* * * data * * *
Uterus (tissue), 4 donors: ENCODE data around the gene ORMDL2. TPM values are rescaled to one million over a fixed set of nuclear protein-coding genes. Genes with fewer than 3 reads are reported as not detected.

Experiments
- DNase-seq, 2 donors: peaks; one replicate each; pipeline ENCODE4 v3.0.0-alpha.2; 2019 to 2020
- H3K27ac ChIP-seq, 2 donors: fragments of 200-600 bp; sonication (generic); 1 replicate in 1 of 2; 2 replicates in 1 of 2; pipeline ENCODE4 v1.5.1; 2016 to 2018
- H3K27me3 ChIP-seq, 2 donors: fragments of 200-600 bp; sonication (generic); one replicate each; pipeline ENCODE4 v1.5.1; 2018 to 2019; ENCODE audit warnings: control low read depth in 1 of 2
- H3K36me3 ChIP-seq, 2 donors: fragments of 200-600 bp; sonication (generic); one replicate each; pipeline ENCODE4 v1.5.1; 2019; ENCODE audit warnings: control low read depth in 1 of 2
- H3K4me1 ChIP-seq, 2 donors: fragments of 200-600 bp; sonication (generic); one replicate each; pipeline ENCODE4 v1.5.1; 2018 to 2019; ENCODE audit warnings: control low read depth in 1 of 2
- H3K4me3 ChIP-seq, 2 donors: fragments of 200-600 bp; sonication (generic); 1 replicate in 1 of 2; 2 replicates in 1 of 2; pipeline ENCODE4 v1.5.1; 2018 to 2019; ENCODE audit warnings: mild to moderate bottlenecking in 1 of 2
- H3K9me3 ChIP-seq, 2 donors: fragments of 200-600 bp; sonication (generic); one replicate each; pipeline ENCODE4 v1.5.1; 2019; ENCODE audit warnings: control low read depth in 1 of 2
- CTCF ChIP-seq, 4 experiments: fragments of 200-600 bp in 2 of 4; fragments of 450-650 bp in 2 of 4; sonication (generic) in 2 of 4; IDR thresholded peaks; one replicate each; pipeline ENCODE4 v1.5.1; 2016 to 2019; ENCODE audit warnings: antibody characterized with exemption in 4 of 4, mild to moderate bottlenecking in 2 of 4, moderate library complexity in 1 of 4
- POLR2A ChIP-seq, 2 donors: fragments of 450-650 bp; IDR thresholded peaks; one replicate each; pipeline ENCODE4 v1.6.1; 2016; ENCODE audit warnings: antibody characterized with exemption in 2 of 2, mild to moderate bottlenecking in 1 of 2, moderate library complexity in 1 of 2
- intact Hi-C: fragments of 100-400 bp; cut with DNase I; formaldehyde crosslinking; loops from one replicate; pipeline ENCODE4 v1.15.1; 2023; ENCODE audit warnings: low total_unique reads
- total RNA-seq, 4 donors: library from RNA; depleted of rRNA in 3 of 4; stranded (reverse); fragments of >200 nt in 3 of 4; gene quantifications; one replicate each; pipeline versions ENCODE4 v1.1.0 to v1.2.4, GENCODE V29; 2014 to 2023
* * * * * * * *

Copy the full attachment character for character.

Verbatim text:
Uterus (tissue), 4 donors: ENCODE data around the gene ORMDL2. TPM values are rescaled to one million over a fixed set of nuclear protein-coding genes. Genes with fewer than 3 reads are reported as not detected.

Experiments
- DNase-seq, 2 donors: peaks; one replicate each; pipeline ENCODE4 v3.0.0-alpha.2; 2019 to 2020
- H3K27ac ChIP-seq, 2 donors: fragments of 200-600 bp; sonication (generic); 1 replicate in 1 of 2; 2 replicates in 1 of 2; pipeline ENCODE4 v1.5.1; 2016 to 2018
- H3K27me3 ChIP-seq, 2 donors: fragments of 200-600 bp; sonication (generic); one replicate each; pipeline ENCODE4 v1.5.1; 2018 to 2019; ENCODE audit warnings: control low read depth in 1 of 2
- H3K36me3 ChIP-seq, 2 donors: fragments of 200-600 bp; sonication (generic); one replicate each; pipeline ENCODE4 v1.5.1; 2019; ENCODE audit warnings: control low read depth in 1 of 2
- H3K4me1 ChIP-seq, 2 donors: fragments of 200-600 bp; sonication (generic); one replicate each; pipeline ENCODE4 v1.5.1; 2018 to 2019; ENCODE audit warnings: control low read depth in 1 of 2
- H3K4me3 ChIP-seq, 2 donors: fragments of 200-600 bp; sonication (generic); 1 replicate in 1 of 2; 2 replicates in 1 of 2; pipeline ENCODE4 v1.5.1; 2018 to 2019; ENCODE audit warnings: mild to moderate bottlenecking in 1 of 2
- H3K9me3 ChIP-seq, 2 donors: fragments of 200-600 bp; sonication (generic); one replicate each; pipeline ENCODE4 v1.5.1; 2019; ENCODE audit warnings: control low read depth in 1 of 2
- CTCF ChIP-seq, 4 experiments: fragments of 200-600 bp in 2 of 4; fragments of 450-650 bp in 2 of 4; sonication (generic) in 2 of 4; IDR thresholded peaks; one replicate each; pipeline ENCODE4 v1.5.1; 2016 to 2019; ENCODE audit warnings: antibody characterized with exemption in 4 of 4, mild to moderate bottlenecking in 2 of 4, moderate library complexity in 1 of 4
- POLR2A ChIP-seq, 2 donors: fragments of 450-650 bp; IDR thresholded peaks; one replicate each; pipeline ENCODE4 v1.6.1; 2016; ENCODE audit warnings: antibody characterized with exemption in 2 of 2, mild to moderate bottlenecking in 1 of 2, moderate library complexity in 1 of 2
- intact Hi-C: fragments of 100-400 bp; cut with DNase I; formaldehyde crosslinking; loops from one replicate; pipeline ENCODE4 v1.15.1; 2023; ENCODE audit warnings: low total_unique reads
- total RNA-seq, 4 donors: library from RNA; depleted of rRNA in 3 of 4; stranded (reverse); fragments of >200 nt in 3 of 4; gene quantifications; one replicate each; pipeline versions ENCODE4 v1.1.0 to v1.2.4, GENCODE V29; 2014 to 2023